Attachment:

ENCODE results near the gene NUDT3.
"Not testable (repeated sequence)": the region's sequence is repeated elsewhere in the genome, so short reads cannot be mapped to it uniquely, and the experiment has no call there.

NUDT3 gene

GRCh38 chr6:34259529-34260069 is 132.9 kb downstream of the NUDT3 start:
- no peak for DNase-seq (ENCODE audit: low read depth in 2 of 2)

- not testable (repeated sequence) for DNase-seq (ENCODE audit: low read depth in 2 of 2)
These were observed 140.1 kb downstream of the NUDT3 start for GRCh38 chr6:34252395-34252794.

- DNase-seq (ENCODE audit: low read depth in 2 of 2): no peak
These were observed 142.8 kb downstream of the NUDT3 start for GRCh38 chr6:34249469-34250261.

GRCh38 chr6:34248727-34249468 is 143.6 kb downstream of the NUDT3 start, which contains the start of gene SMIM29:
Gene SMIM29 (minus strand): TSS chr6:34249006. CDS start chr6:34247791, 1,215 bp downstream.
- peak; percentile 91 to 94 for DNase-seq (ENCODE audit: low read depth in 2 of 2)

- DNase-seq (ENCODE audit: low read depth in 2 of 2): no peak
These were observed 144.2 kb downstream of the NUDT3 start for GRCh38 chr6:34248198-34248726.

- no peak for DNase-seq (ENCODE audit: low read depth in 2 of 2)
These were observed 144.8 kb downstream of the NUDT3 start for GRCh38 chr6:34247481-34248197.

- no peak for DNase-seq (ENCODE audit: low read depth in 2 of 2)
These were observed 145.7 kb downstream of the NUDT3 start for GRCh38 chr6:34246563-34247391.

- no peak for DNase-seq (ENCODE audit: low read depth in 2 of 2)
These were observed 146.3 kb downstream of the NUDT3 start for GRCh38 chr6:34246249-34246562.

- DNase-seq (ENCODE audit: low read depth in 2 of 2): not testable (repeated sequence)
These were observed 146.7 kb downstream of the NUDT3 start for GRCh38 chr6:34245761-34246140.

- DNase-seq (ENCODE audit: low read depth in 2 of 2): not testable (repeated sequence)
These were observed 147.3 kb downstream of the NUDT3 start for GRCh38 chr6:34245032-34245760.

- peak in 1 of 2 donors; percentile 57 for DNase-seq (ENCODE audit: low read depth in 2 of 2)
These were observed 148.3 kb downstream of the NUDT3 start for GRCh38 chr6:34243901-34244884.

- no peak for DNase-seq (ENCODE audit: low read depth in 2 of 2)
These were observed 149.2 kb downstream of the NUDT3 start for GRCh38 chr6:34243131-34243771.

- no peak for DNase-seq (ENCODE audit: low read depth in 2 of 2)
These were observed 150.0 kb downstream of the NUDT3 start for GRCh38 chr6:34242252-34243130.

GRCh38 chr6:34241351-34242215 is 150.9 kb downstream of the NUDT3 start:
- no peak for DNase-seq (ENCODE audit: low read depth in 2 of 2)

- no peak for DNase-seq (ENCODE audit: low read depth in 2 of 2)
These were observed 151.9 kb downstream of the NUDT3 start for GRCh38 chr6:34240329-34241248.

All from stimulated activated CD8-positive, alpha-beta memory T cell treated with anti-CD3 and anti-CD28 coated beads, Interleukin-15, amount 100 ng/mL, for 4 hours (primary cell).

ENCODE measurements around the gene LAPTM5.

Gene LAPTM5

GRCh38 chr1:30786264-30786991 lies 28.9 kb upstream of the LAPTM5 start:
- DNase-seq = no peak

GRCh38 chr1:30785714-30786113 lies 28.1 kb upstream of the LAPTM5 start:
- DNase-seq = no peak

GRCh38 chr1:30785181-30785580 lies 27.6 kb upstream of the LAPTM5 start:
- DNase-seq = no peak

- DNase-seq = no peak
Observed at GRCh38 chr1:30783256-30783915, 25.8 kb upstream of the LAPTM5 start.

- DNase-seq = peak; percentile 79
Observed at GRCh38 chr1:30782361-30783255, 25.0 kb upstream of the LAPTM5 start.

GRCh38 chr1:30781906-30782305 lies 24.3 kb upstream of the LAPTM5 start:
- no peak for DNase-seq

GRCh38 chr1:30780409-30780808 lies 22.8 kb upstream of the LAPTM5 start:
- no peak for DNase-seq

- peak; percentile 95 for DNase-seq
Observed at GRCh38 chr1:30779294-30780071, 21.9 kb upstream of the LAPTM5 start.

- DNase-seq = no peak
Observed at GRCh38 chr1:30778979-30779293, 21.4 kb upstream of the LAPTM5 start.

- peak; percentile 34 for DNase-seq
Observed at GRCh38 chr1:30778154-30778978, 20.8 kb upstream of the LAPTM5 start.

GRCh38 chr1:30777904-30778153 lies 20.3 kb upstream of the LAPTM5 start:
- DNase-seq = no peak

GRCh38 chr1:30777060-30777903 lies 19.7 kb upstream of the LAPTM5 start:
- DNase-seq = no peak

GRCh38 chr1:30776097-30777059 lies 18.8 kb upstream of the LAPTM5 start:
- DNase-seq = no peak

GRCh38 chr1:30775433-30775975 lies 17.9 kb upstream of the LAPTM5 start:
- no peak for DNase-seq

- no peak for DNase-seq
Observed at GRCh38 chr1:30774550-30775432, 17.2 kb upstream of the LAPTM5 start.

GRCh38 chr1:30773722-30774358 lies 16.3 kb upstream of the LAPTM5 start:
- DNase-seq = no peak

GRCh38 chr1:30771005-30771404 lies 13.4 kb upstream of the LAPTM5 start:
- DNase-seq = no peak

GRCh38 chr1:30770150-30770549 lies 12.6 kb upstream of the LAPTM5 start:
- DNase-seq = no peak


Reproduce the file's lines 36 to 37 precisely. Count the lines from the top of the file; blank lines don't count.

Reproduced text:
ENCODE measurements around the gene LAPTM5.

Gene LAPTM5